The Cellular Jail, also known as Kālā Pānī (Hindi for black waters), was a colonial prison in the Andaman and Nicobar Islands, India. The prison was used by the British especially to exile political prisoners to the remote archipelago. Many notable independence activists such as Batukeshwar Dutt, Yogendra Shukla among others, were imprisoned here during the struggle for India's independence. Today, the complex serves as a national memorial monument.[2]

Cellular Jail (Kālā Pānī)
Front View of Cellular Jail, Port Blair.JPG
Entrance to Cellular Jail
General information
TypePrison for political prisoners (Indian independence activists)
Architectural styleCellular, Pronged
Town or cityPort Blair, Andaman
CountryIndia
Coordinates11°40′30″N 92°44′53″E / 11.675°N 92.748°E / 11.675; 92.748
Construction started1896
Completed1906
Cost517,352[1]
ClientBritish Raj
OwnerGovernment of India

Contents

HistoryEdit

Although the prison complex itself was constructed between 1896 and 1906, the British had been using the Andaman islands as a prison since the days in the immediate aftermath of the Sepoy Mutiny of 1857.

 
The Ross Island Prison Headquarters, 1872

Shortly after the rebellion was suppressed, the British executed many rebels. Those who survived were exiled for life to the Andamans to prevent their re-offending. Two hundred rebels were transported to the islands under the custody of the jailer David Barry and Major James Pattison Walker, a military doctor who had been warden of the prison at Agra. Another 733 from Karachi arrived in April, 1868.[3] In 1863, the Rev. Henry Fisher Corbyn, of the Bengal Ecclesiastical Establishment, was also sent out there and he set up the 'Andamanese Home' there, which was also a repressive institution albeit disguised as a charitable one.[4] Rev. Corbyn was posted in 1866 as Vicar to St. Luke's Church, Abbottabad, and later died there and is buried at the Old Christian Cemetery, Abbottabad. More prisoners arrived from India and Burma as the settlement grew.[5] Anyone who belonged to the Mughal royal family, or who had sent a petition to Bahadur Shah Zafar during the Rebellion was liable to be deported to the islands.[citation needed]

 
Port Blair - Viper New Jails under construction

The remote islands were considered to be a suitable place to punish the independence activists. Not only were they isolated from the mainland, the overseas journey (Kala Pani) to the islands also threatened them with loss of caste, resulting in social exclusion.[6] The convicts could also be used in chain gangs to construct prisons, buildings and harbour facilities. Many died in this enterprise. They served to colonise the island for the British.[citation needed]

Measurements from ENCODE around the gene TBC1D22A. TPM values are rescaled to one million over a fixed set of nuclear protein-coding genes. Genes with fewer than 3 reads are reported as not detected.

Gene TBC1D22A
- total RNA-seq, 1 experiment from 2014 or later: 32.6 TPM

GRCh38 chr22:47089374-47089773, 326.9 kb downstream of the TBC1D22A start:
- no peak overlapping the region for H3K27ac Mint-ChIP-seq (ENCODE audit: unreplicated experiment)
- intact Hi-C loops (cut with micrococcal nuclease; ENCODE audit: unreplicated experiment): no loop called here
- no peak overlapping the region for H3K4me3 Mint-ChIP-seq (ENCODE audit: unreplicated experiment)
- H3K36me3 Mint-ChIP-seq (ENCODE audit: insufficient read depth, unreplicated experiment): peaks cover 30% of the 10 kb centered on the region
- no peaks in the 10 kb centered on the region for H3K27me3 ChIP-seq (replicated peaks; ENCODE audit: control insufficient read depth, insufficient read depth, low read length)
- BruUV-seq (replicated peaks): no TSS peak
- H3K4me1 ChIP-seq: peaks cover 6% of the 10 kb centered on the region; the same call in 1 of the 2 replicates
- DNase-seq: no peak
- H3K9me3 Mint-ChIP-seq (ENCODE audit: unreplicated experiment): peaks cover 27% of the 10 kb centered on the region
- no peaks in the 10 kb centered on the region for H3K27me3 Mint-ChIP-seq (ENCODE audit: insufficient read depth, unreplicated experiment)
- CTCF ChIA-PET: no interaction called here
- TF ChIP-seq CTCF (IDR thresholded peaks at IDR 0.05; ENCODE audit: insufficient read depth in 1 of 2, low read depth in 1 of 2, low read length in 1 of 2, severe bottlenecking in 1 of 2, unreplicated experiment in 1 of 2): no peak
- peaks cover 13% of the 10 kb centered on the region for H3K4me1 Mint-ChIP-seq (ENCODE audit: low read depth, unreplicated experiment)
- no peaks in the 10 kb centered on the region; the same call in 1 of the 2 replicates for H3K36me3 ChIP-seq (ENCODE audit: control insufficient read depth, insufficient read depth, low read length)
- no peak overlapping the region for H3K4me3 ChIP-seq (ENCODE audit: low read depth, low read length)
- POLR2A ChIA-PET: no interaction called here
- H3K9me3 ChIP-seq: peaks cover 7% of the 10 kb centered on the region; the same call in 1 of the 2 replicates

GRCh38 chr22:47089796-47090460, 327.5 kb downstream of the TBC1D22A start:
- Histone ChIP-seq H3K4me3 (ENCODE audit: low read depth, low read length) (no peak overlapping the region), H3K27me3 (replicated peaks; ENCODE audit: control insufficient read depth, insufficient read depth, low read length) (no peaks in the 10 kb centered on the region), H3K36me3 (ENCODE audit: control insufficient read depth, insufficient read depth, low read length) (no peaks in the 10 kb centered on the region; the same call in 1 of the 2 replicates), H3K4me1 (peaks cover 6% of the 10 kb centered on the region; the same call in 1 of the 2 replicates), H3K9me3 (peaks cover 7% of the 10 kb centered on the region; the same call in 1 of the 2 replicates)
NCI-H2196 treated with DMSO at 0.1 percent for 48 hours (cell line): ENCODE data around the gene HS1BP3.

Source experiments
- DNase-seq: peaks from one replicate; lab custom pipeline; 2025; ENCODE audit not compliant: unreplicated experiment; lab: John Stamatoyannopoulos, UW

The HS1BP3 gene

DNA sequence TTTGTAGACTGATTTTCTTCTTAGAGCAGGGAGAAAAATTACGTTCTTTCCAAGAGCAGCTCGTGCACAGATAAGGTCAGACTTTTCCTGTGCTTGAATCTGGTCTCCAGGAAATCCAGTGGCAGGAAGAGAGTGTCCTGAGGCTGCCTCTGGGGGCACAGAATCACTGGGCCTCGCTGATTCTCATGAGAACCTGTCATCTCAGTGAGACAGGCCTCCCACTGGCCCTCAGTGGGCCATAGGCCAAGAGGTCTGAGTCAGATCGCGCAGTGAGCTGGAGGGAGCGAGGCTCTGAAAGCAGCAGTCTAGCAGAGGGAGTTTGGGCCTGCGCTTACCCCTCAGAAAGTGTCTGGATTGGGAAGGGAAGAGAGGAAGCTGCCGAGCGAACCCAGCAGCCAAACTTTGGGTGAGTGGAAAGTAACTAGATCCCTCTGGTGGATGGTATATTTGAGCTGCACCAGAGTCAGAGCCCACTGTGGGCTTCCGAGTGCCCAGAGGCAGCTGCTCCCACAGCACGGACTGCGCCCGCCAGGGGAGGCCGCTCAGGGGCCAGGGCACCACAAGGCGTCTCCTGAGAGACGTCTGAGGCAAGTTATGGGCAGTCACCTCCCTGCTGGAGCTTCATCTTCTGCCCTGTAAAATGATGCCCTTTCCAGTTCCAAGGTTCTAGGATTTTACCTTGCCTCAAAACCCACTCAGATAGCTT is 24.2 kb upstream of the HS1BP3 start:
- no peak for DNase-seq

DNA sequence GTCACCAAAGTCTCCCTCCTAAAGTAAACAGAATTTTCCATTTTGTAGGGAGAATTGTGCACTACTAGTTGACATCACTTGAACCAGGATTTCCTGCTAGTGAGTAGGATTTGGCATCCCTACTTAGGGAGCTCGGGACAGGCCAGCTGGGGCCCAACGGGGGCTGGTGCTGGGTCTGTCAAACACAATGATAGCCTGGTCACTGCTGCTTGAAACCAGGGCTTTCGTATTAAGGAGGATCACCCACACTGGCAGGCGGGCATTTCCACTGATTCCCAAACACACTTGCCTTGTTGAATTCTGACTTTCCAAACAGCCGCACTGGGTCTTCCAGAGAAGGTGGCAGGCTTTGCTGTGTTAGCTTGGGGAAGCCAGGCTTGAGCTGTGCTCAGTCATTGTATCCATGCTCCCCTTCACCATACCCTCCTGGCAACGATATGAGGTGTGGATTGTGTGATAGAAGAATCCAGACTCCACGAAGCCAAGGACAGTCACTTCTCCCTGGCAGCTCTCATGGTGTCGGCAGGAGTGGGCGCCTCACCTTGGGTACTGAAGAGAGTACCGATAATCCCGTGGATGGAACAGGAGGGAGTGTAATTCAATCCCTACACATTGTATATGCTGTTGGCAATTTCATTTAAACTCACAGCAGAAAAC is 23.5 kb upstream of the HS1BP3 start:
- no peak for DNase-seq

By the late 19th century the independence movement had picked up momentum. As a result, the number of prisoners being sent to the Andamans grew and the need for a high-security prison was felt. From August 1889 Charles James Lyall served as home secretary in the Raj government, and was also tasked with an investigation of the penal settlement at Port Blair.[7][8] He and A. S. Lethbridge, a surgeon in the British administration, concluded that the punishment of transportation to the Andaman Islands was failing to achieve the purpose intended and that indeed criminals preferred to go there rather than be incarcerated in Indian jails. Lyall and Lethbridge recommended that a "penal stage" should exist in the transportation sentence, whereby transported prisoners were subjected to a period of harsh treatment upon arrival. The outcome was the construction of the Cellular Jail, which has been described as "a place of exclusion and isolation within a more broadly constituted remote penal space."[9]

ArchitectureEdit

 
Andaman Cellular Jail
 
Cellular Jail

The construction of the prison started in 1896 and was completed in 1906. The original building was a puce-colored brick building. The bricks used to build the building were brought from Burma.[citation needed]

The building had seven wings, at the centre of which a tower served as the intersection and was used by guards to keep watch on the inmates; this format was based on Jeremy Bentham's idea of the Panopticon. The wings radiated from the tower in straight lines, much like the spokes of a bicycle wheel.

 
One of the seven wings

Each of the seven wings had three stories upon completion. There were no dormitories and a total of 696 cells. Each cell was 4.5 by 2.7 metres (14.8 ft × 8.9 ft) in size with a ventilator located at a height of 3 metres (9.8 ft).[10] The name, "cellular jail", derived from the solitary cells which prevented any prisoner from communicating with any other.[citation needed] Also, the spokes were so designed such that the face of a cell in a spoke saw the back of cells in another spoke. This way, communication between prisoners was impossible. They were all in solitary confinement.[11]

InmatesEdit

 
From inside of a cell